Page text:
Archive for December, 2016

Buzz Aldrin: John Glenn was a hero. We owe it to him to keep exploring space.

Thursday, December 15th, 2016

I was deeply saddened by the passing of my friend John Glenn last Thursday. All of us have lost a space pioneer, a world icon and a visionary space exploration advocate.

As one of those special seven astronauts selected in 1959 for America’s Project Mercury program, Glenn became the first American to orbit the Earth in 1962. His three circuits of our planet in his Friendship 7 capsule helped to galvanize the country’s will and resolution to surmount significant technical challenges of human spaceflight.

I still remember to this day John’s calm and reassuring call from space: “Zero G and I feel fine.”

From liftoff to splashdown, Glenn’s 4-hour, 55-minute flight propelled him into the history books for all time. That mission shone a spotlight on the country’s can-do spirit and put him in a pantheon of pioneers, along with the Wright brothers and Charles Lindbergh. Glenn’s flight was heralded by a ticker-tape parade in New York City, and he was awarded the NASA Distinguished Service Medal by President John F. Kennedy.

So great was the enthusiasm following Glenn’s flight, it bolstered Kennedy’s space challenge, delivered a few months later in an address at Rice University: “We choose to go to the Moon. We choose to go to the Moon in this decade and do the other things,” the President said, “not because they are easy, but because they are hard.”

Glenn’s flight over 54 years ago also served as a notice to our Cold War competitor — the Soviet Union — that the United States was steadfast in its resolve to set sail on the new ocean of space. His confidence-building space flight reminded the globe that America is the greatest country on the planet through demonstrating our leadership in space.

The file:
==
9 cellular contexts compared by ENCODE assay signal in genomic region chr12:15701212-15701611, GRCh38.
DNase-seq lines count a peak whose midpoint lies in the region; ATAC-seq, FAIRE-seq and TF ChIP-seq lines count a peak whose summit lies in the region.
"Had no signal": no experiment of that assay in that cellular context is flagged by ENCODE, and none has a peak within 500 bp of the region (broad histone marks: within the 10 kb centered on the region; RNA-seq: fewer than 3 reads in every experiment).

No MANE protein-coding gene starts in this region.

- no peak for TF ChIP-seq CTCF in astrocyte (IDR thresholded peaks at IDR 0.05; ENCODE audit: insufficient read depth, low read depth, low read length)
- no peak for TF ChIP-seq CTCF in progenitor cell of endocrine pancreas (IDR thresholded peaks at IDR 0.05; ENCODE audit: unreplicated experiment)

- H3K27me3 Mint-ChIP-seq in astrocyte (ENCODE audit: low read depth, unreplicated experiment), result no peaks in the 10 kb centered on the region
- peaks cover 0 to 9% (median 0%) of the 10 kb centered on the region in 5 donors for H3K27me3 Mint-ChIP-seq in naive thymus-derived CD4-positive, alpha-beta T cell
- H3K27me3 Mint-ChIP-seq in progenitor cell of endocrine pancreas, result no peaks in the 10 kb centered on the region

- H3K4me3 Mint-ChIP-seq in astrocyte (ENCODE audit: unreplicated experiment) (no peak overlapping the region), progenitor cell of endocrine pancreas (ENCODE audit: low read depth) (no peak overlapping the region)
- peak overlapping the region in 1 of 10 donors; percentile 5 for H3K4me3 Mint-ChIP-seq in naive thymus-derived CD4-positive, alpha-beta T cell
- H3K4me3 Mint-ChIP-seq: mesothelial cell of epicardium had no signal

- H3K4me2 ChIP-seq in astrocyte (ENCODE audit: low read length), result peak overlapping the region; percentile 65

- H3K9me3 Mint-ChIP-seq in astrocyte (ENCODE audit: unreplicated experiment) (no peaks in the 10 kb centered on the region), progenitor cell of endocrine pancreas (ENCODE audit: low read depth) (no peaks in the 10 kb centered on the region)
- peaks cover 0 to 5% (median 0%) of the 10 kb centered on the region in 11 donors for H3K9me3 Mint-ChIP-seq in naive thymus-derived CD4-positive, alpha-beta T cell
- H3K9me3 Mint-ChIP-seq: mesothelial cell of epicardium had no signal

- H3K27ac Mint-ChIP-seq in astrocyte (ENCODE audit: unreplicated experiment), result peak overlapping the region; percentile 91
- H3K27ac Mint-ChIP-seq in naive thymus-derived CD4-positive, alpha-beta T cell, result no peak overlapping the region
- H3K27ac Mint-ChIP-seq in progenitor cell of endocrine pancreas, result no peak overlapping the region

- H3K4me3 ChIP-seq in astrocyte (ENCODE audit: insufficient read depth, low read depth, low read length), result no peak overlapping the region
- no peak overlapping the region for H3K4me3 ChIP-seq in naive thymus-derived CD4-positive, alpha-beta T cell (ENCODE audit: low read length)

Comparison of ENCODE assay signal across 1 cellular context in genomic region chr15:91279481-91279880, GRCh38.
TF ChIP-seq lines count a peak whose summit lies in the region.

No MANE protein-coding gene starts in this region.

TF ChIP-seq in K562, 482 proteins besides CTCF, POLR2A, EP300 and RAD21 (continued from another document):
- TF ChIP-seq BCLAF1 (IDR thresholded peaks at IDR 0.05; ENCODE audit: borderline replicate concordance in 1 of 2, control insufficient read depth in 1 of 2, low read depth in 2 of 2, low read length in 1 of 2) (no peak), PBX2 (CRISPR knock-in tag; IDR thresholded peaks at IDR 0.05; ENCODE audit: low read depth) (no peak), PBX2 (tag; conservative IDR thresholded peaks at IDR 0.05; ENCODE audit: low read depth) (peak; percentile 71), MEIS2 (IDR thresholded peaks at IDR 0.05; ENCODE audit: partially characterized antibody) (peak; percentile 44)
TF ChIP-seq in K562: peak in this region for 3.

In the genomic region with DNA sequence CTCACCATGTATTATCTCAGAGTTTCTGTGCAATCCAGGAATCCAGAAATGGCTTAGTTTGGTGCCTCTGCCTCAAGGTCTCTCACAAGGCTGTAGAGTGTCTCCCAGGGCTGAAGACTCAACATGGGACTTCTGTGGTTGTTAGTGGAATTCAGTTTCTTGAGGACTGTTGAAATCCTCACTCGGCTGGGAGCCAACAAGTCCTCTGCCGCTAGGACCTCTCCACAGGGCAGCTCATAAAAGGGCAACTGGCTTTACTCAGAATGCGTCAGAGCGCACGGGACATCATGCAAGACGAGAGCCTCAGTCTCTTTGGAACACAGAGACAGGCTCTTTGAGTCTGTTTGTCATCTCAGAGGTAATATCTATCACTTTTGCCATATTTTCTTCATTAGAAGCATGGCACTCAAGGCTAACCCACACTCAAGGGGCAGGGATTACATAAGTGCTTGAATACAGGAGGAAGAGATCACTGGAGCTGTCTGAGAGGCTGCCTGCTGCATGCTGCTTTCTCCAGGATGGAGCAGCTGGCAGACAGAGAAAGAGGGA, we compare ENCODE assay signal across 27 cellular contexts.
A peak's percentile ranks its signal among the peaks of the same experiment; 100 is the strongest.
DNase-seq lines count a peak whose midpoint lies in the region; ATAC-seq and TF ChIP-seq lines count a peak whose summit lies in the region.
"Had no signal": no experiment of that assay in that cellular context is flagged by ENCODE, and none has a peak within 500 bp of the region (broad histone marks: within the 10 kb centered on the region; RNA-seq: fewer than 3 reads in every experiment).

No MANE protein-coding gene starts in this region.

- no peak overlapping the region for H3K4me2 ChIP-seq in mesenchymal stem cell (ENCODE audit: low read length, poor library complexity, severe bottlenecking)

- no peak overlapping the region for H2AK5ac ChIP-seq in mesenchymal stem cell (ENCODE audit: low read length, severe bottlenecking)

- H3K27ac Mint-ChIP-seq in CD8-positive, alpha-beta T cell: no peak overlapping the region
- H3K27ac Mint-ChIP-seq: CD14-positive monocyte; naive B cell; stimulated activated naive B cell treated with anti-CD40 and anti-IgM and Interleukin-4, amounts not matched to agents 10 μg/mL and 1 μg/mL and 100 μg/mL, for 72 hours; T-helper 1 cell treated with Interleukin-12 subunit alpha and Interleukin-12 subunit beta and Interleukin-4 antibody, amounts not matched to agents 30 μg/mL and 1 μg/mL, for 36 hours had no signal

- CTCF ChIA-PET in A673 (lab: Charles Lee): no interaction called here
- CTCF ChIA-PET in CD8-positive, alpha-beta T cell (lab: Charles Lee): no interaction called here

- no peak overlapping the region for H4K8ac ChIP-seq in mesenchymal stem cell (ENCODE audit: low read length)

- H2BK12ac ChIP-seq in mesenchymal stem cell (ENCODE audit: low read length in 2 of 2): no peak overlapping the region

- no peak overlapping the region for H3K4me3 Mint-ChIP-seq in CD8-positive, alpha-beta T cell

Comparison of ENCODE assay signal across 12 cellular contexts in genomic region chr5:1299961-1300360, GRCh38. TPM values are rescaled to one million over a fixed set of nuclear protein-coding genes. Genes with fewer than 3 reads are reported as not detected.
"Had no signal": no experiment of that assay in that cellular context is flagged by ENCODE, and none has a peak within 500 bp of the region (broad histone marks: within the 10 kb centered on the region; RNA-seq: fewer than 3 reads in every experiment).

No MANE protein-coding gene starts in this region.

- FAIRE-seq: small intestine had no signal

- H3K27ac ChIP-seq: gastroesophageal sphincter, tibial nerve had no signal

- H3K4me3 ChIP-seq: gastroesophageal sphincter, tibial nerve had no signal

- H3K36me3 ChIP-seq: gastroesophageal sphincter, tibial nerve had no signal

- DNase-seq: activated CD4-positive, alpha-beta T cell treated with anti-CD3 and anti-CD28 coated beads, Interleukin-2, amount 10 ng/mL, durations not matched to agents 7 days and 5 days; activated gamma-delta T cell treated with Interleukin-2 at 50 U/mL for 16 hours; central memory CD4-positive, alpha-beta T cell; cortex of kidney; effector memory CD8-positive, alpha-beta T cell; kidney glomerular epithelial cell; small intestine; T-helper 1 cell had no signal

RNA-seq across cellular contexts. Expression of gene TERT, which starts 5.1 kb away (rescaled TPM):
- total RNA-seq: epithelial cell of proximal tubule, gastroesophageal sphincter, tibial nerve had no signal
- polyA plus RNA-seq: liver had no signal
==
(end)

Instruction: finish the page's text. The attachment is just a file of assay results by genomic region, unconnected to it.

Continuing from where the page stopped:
It was in 1953 when I first met John Glenn. I was a fighter pilot in South Korea in the 16th squadron and the 51st fighter group. He was the operations officer of the 25th squadron in the 51st fighter group. Our respective careers put us on different pathways, but our passion for pushing the boundaries of flight would bring us together years later.

At MIT, my doctoral thesis published in 1963 was “Line-of-Sight Guidance Techniques for Manned Orbital Rendezvous.” I dedicated that thesis with these words: “In the hopes that this work may in some way contribute to their exploration of space, this is dedicated to the crew members of this country’s present and future manned space programs. If only I could join them in their exciting endeavors!” It was my good fortune to be selected as a member of the third group of NASA astronauts in October 1963 — and my own “re-rendezvous” with John Glenn. When I reported in to NASA and started training the next year, John and I both became elders in the same church in Houston.

Not long after that, Glenn retired from NASA and pursued a career in politics, while I went on to carry out my Gemini 12 and Apollo 11 missions.

I recall the public and political concern when Glenn — a national treasure and American space hero — was given the opportunity to fly into space again at age 77. It was a proud moment for all space travelers when in 1998 he became in the oldest person to fly into Earth orbit aboard a space shuttle mission.

Glenn and I saw each other over the years at astronaut gatherings and various memorials. I believe the last time we saw each other in person was at Neil Armstrong’s memorial at the Washington National Cathedral, although we spoke by phone and corresponded by email over the years.

His passing is a time to reflect not only on our past space exploits but to signal a renewed passion to build upon his legacy. Remembering him is to continue inspiring the next wave of scientists, technologists, astronauts and dreamers to reach beyond Earth orbit and set foot on Mars.

As Glenn pointed out: “The most important thing we can do is inspire young minds and to advance the kind of science, math and technology education that will help youngsters take us to the next phase of space travel.”
I regret that he has departed us with his wisdom.

Glenn was — and always will be — an Ambassador of Exploration for all of us. I join the nation and the world in paying homage to his service and encourage everyone to follow through on his desire to move forward on the next steps in space travel. I believe our country is ready for another great leap, another John Glenn moment in history and another presidential commitment to space worthy of our great nation.